Three of Louisiana’s seven governor candidates said they want to “weaken” the office they are running to hold. (Photo credit: Wesley Muller/Louisiana Illuminator)
Gov. John Bel Edwards’ administration and legislative leadership said it’s now likely that a special session of the Louisiana Legislature dedicated to the state’s homeowners insurance crisis will be scheduled for February.
Senate President Page Cortez, R-Lafayette, said he and the governor are expected to meet next week to finalize whether a special session is necessary and determine the dates for it. Lawmakers would likely have to meet before Mardi Gras on Feb. 21, Cortez said.
Edwards’ budget chief, Commissioner of Administration Jay Dardenne, also said Friday a February special session on the homeowners’ insurance crisis was likely.
Insurance Commissioner Jim Donelon, R-Metairie, is asking Edwards and lawmakers to put at least $45 million in a special fund to attract property insurance providers to Louisiana. Legislators must be in session to vote on a diversion of money that large in the state budget.
Whether any other issues – related to insurance or not – would be addressed during the special session is not clear. Dardenne said he expected it to be “narrowly drawn,” meaning very few other issues could be debated.
The state has seen several insurance companies go under or pull out of Louisiana after being walloped by major hurricane seasons in 2020 and 2021. The collapse of the market is dumping more homeowners’ policies into the state’s insurer of last resort, Louisiana Citizens Property Insurance Corp., and driving up housing costs.
To address the crisis, Donelon has proposed resurrecting an insurance incentive program originally put in place after hurricanes Katrina and Rita in 2005. Companies willing to write policies for higher-risk properties would receive public grants to help cover their costs. The goal is to divert policies from Louisiana Citizens, which offers more expensive plans than the private insurance market.
The Legislature will convene for its annual regular session in April, but Donelon has argued he can’t wait that long to set up the insurance incentive fund. Companies he is trying to lure to the state are looking to purchase reinsurance, which protects them from failing, in the spring. For his program to be most effective, Donelon needs to be able to point to financial incentives before those reinsurance purchases take place, he said last month.
The Edwards administration and legislative leaders were initially skeptical that a special session was necessary. Last month, Dardenne and Cortez had both said they thought the $45 million transfer could wait until April, when lawmakers got their regular session underway. But after further talks with Donelon, they’ve become convinced that the money may need to be moved earlier than they thought.
“The timeframe of the regular session would be too late,” Cortez said.
Other legislators also may want to tweak Donelon’s proposal. State Rep. Jerome Zeringue, R-Houma, said earlier this week he wasn’t convinced the state should use the same approach as it did after Katrina and Rita.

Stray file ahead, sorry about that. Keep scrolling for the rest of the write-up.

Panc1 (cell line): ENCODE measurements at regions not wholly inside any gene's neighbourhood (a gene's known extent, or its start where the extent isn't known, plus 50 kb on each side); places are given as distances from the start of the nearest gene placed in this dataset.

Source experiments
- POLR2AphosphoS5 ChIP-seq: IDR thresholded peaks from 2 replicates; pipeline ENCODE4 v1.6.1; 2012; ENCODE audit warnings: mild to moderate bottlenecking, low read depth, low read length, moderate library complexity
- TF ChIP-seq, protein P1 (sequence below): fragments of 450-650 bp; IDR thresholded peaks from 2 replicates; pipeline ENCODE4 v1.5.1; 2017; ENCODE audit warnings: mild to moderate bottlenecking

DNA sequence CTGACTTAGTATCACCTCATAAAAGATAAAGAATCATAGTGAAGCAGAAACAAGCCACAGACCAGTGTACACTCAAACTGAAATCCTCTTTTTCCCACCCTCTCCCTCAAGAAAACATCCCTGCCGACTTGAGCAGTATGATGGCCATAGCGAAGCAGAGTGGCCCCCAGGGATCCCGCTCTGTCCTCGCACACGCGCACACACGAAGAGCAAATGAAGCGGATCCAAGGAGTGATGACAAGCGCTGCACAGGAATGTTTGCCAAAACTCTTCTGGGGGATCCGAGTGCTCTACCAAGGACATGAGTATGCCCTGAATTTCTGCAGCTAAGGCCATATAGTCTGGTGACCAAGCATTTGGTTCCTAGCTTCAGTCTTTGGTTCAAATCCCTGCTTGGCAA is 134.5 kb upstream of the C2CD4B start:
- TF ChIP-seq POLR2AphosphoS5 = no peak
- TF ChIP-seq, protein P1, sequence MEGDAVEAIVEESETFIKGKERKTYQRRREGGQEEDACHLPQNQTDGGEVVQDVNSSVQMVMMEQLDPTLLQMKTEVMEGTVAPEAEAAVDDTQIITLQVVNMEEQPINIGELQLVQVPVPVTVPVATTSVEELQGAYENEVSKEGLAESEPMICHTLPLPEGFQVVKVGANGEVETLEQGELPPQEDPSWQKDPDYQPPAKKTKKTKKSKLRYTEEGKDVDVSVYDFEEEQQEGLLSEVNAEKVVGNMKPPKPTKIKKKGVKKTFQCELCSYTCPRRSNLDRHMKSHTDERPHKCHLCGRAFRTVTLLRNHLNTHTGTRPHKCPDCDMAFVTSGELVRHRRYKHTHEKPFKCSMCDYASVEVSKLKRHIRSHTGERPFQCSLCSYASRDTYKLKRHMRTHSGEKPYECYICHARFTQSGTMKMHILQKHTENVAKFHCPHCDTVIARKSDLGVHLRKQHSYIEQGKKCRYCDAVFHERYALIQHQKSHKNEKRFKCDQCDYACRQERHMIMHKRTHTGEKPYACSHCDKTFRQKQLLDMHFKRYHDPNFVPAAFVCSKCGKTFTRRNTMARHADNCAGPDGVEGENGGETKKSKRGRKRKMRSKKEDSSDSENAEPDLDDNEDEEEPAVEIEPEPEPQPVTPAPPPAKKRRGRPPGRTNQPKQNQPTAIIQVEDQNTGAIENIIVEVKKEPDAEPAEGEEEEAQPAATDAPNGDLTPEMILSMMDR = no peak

Zeringue, who oversees the state budget as House Appropriations Committee chairman, said he thought some financial incentives should not be limited to new insurance companies willing to enter Louisiana’s market, but also offered to existing companies who have “stuck around” and continued to write homeowners policies despite massive storms.
North Louisiana legislators have also expressed concern that this type of state program will mostly benefit homeowners in hurricane-prone parishes in the southern part of the state. House Conservative Caucus Chairman Jack McFarland, R-Jonesboro, said he wants assurances that north Louisiana homeowners might also see some relief if the state dumps tens of millions of public dollars into this fund.
McFarland also said he is a little frustrated that the state is considering such a program for the homeowners’ insurance market but not other industries that face extremely high insurance rates. He said he wants to explore setting up a similar fund for the trucking industry, which has complained of exorbitant insurance costs as well.
Legislators may also have questions about what guardrails will be in place to make sure companies receiving state support remain financially solvent. Many of the smaller firms that went belly up recently were given financial incentives after Hurricane Katrina, according to The Times-Picayune.
Only the governor or the majority of legislators are allowed to convene a special session in Louisiana. Cortez said he expects Edwards would call the insurance session, which means the governor would also get to set its agenda.
While financing a $45 million insurance fund may typically be controversial, legislators and the governor are currently sitting on a bunch of unallocated money. The state is expected to bring in $1.5 billion in unexpected revenue over the next 18 months, which should ease discussions over whether the state can afford Donelon’s incentive program.
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